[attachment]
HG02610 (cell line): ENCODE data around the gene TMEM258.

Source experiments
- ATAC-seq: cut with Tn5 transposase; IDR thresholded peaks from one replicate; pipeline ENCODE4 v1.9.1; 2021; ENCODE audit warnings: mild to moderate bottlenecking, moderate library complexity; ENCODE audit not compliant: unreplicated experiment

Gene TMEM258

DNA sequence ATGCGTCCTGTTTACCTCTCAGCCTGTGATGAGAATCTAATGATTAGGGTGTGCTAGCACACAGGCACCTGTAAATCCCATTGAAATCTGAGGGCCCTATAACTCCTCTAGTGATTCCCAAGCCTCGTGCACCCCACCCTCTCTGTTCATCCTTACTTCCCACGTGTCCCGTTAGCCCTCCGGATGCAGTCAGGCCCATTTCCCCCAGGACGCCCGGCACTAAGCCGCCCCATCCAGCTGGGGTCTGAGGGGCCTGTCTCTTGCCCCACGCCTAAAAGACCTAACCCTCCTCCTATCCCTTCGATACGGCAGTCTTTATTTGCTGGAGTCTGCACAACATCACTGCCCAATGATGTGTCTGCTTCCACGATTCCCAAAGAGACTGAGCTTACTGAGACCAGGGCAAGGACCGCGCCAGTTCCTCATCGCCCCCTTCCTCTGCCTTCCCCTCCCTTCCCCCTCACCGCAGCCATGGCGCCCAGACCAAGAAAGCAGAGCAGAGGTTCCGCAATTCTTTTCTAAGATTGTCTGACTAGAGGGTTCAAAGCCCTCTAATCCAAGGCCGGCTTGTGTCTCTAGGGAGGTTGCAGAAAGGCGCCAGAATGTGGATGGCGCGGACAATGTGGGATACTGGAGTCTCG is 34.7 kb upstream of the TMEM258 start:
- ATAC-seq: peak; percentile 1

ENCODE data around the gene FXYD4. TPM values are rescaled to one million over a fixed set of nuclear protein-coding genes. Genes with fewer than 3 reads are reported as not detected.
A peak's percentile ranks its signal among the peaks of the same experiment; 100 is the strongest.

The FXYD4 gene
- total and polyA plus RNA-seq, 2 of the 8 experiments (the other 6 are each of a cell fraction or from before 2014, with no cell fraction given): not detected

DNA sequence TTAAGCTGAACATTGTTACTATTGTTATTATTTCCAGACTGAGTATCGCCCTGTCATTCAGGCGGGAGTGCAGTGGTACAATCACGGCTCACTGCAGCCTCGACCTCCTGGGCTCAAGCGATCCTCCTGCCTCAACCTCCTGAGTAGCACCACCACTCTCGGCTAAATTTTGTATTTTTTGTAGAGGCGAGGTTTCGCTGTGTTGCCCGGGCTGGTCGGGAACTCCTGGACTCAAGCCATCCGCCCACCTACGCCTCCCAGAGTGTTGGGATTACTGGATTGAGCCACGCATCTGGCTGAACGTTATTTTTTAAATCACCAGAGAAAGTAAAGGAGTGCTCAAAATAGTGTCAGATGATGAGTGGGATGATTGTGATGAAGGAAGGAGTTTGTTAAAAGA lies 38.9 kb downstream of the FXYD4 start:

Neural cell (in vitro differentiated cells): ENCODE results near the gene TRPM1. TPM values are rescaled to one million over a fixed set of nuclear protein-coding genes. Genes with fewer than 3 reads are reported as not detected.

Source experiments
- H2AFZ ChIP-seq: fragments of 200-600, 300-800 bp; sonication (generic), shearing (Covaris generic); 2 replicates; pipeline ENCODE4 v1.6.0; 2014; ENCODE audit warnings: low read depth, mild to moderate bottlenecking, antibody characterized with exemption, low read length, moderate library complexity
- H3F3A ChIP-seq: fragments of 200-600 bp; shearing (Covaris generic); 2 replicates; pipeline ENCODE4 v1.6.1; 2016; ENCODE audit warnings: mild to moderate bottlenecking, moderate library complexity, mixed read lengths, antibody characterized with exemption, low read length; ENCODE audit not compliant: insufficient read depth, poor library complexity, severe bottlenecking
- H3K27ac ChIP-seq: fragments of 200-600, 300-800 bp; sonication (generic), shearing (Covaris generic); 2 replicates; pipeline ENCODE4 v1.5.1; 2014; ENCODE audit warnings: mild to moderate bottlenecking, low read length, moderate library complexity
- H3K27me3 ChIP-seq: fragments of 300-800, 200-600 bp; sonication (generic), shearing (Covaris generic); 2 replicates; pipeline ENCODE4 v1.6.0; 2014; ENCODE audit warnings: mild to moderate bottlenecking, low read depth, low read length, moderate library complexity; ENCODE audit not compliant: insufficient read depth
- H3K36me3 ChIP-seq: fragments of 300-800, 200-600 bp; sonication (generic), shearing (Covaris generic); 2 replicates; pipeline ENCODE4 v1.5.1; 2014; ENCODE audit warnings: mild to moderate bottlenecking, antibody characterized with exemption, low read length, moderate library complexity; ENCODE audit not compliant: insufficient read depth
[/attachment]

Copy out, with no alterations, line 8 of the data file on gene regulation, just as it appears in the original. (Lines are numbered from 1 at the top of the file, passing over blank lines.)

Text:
A peak's percentile ranks its signal among the peaks of the same experiment; 100 is the strongest.